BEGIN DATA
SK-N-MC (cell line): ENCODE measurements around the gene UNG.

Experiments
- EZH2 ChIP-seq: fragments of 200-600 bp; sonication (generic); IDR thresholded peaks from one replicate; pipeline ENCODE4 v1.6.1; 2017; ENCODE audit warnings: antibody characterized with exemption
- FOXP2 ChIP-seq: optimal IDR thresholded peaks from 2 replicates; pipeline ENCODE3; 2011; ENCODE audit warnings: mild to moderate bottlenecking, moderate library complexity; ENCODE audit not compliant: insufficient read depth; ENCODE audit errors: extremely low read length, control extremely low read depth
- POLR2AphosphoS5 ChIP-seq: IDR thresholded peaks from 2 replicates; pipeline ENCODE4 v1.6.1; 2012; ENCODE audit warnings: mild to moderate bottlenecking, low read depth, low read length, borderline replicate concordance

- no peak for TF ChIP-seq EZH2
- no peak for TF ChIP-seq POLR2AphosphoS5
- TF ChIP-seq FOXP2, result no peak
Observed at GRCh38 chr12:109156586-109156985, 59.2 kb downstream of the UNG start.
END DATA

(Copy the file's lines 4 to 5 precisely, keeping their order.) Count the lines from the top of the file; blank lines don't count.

- FOXP2 ChIP-seq: optimal IDR thresholded peaks from 2 replicates; pipeline ENCODE3; 2011; ENCODE audit warnings: mild to moderate bottlenecking, moderate library complexity; ENCODE audit not compliant: insufficient read depth; ENCODE audit errors: extremely low read length, control extremely low read depth
- POLR2AphosphoS5 ChIP-seq: IDR thresholded peaks from 2 replicates; pipeline ENCODE4 v1.6.1; 2012; ENCODE audit warnings: mild to moderate bottlenecking, low read depth, low read length, borderline replicate concordance